On Saturday, the Atlanta Braves learned that only one among them — closer Craig Kimbrel — had been named an All-Star. On Sunday, they lost in Philadelphia and saw their lead over Washington in the National League East, which had peaked at 7 1/2 games, shrink to four. Somehow it all made sense.
A team as talented as the Braves shouldn’t have to make do with one All-Star — there’s still a chance Freddie Freeman could be elected by fan vote — but really, who beyond Kimbrel or Freeman has had an All-Star season? Chris Johnson hasn’t played enough for his numbers to register; the folk hero Evan Gattis is on the disabled list. Prior to Monday’s outing in Miami, Mike Minor had seen his ERA climb from 2.44 to 3.15 in the course of four outings. Justin Upton, April’s player of the month, had hit three home runs and batted .219 since.
If we go by FanGraphs’ WAR (wins above replacement) rankings, only one Brave ranked among the top 80 everyday players in the majors and that one — shortstop Andrelton Simmons, who’s 57th — made it on the strength of his defensive work. Only one starting pitcher — Minor, who’s 30th — ranked among the top 47.
When we see such tepid individual marks for members of a first-place team, the glass-half-full response is to say, “Boy, how good will this club be when everybody gets it going?” But when that team has played more than half its games, it becomes harder to see the glass as half-full. We wonder instead: “What happens if this team never truly gets it going?”
Said Frank Wren, the general manager: “We’ve played solid but not spectacular ball for everything except the first two weeks. We’re going to have to play better than we have in the first half.”
Also this: “I’m a big believer that run differential points to the relative strengths of teams, and ours is up there with the best teams in baseball. But we don’t play that way every night.”
(The Braves outscored opponents by 76 runs through 88 games, the second-best differential in the National League and fifth-best in baseball. The Nationals had been outscored by 10 runs this season.)
Three weeks ago, this correspondent noted that the Braves’ strength was their depth. They’ve since seen three key bench players — Gattis, Ramiro Pena and Jordan Schafer — lost to the DL. So long as Pena and Schafer were making galvanizing cameos and Gattis was doing his Paul Bunyan act, the Braves could override the early failings of Jason Heyward and Dan Uggla and B.J. Upton. But now the bench, at least until Gattis and Schafer return, has become a liability.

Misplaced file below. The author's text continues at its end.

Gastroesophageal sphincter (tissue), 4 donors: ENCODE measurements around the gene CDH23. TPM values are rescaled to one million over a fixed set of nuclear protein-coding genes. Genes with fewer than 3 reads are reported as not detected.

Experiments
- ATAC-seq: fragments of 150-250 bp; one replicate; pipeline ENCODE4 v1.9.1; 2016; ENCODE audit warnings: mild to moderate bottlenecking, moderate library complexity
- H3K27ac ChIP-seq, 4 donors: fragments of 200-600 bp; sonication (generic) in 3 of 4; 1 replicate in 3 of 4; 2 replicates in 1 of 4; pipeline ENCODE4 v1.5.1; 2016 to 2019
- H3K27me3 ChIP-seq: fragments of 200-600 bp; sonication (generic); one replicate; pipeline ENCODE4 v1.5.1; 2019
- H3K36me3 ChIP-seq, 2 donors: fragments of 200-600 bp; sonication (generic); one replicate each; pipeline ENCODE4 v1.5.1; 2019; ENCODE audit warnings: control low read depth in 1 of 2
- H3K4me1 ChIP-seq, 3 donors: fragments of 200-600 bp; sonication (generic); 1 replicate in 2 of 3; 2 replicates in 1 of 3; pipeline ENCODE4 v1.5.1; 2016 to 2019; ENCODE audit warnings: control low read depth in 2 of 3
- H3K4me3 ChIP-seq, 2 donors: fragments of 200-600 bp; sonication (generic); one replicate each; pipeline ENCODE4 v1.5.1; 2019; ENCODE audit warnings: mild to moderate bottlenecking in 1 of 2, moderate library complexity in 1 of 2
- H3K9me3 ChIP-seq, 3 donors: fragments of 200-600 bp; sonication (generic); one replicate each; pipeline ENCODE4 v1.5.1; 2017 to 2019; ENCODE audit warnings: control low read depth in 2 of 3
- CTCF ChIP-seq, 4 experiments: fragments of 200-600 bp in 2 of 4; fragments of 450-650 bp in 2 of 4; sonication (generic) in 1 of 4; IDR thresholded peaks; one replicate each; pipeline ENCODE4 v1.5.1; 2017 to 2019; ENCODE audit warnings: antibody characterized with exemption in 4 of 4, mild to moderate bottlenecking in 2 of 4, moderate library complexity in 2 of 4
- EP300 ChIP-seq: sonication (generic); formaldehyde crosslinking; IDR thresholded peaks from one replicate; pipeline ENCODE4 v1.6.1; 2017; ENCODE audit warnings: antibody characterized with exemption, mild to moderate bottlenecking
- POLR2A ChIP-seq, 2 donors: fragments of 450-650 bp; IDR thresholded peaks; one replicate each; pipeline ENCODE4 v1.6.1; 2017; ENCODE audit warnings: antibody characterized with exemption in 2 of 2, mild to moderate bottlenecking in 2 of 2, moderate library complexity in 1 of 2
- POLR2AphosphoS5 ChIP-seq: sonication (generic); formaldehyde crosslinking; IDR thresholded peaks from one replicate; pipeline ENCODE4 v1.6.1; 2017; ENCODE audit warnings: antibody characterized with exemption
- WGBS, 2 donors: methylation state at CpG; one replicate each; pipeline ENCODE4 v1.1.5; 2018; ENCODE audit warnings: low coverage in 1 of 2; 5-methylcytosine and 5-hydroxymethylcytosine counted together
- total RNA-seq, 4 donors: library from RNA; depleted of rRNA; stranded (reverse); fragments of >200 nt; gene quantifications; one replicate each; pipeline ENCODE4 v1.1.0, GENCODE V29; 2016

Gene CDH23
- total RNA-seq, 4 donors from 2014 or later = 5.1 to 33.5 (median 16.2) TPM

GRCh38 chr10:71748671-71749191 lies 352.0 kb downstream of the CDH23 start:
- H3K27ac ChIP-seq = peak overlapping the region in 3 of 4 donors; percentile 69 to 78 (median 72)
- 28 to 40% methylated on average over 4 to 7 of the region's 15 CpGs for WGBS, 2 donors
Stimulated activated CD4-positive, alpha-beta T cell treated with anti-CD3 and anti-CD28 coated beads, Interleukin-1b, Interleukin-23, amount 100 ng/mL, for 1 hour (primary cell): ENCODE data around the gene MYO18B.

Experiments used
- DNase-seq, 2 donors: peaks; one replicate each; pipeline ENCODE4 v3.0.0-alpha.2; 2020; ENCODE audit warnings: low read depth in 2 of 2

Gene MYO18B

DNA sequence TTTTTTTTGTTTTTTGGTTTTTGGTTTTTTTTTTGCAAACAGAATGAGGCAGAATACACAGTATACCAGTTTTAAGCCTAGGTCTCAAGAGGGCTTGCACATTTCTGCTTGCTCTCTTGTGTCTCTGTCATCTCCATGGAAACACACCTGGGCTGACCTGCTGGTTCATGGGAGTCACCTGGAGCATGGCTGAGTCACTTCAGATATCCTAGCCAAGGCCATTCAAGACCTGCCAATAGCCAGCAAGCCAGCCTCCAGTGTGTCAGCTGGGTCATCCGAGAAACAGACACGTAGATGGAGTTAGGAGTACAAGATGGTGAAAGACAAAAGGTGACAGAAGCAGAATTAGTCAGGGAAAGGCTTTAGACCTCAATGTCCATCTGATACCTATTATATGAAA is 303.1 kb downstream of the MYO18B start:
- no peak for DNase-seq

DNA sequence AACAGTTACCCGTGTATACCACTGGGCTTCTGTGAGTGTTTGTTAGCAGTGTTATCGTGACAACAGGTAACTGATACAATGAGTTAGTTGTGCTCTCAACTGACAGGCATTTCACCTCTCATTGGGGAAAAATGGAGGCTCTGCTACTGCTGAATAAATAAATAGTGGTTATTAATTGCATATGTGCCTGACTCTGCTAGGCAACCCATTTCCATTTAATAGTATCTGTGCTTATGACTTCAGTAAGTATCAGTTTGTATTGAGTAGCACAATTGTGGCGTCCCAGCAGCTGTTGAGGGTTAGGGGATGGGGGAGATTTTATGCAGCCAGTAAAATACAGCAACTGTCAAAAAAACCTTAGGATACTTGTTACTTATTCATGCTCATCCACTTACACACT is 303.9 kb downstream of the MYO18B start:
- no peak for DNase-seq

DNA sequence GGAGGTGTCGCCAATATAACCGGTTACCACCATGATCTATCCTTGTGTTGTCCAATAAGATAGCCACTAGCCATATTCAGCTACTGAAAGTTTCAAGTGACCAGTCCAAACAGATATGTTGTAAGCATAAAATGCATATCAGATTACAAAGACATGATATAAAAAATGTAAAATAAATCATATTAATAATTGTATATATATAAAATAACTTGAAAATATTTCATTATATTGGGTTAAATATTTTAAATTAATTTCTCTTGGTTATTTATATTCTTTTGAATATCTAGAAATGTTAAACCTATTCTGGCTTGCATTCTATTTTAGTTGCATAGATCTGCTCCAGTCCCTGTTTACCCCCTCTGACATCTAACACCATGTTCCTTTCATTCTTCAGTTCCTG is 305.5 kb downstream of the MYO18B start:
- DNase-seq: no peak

For the first couple of months, the Braves rose or fell on the well-timed home run. When they got it, they won. When they didn’t, they were odds-on to be shut out. That has begun to change. Heyward has started to hit. Brian McCann has, too. The Braves have risen to eighth in the National League in batting average — that’s up from 10th nine days ago — and to second in on-base percentage. (Still first in homers, walks and strikeouts.)
They’re getting more men aboard — 71 hits over the past six games. Trouble is, they lost four of those games. (They’re 12th among 15 NL teams in batting with runners in scoring position.) As of Monday morning, they’d lost 14 of the past 25, having gone 5-13 against sub-.500 opposition over that span. Given a chance to put serious distance between themselves and the Nats, who were 42-42 as of July 3, the Braves flubbed it.
The reasons the Braves seized first place in April were Justin Upton and starting pitching. The rotation hasn’t been quite as good lately — not terrible; just not as good — but could be bolstered by the deferred return of Brandon Beachy. The Upton issue is more pressing. For all the hand-wringing over his brother’s struggles, it’s the younger Upton who was imported to anchor this batting order.
In April, we saw why the Braves were so keen to land Justin Upton. In the weeks since, we’ve seen why Arizona was willing to trade him. As of Monday, he’d struck out only one fewer time than his brother. Since May 25, B.J. Upton had driven in 11 runs to Justin’s 10, with four homers to Justin’s one.
Justin Upton finished fourth in the MVP voting two years ago. Two months ago, you’d have sworn he’d finish no worse than fourth this time. But he awoke Monday tied for 32nd in the National League in RBIs — tied with Uggla, of all people, and Uggla actually has hit more homers.
Through 88 games, Upton was on pace to drive in 72 runs with 28 homers, which would be a pedestrian yield given his skills and his flying start. Said Wren: “He’s had a rough time for a month or so getting back on track. But he’s a good player and I think he’s going to figure it out. I think we’ve seen signs of that.”
(The Braves saw more signs Monday night in Miami. Justin Upton tied the game with a sacrifice fly in the sixth and, hours later, gave them a lasting lead with a two-run double in the 14th.)
Wren also said this: “But that really goes to the whole. We’ve got to be more consistent as a team. That’s going to be the thing that puts us over the top or holds us back.”
That’s fair to say. Still, not all Braves are weighted equally. For a while, Justin Upton’s slide was overlooked because he had the bravura April and because both outfield partners were batting under .200. It can be ignored no more. He remains the Upton who matters more — and the Brave who matters most.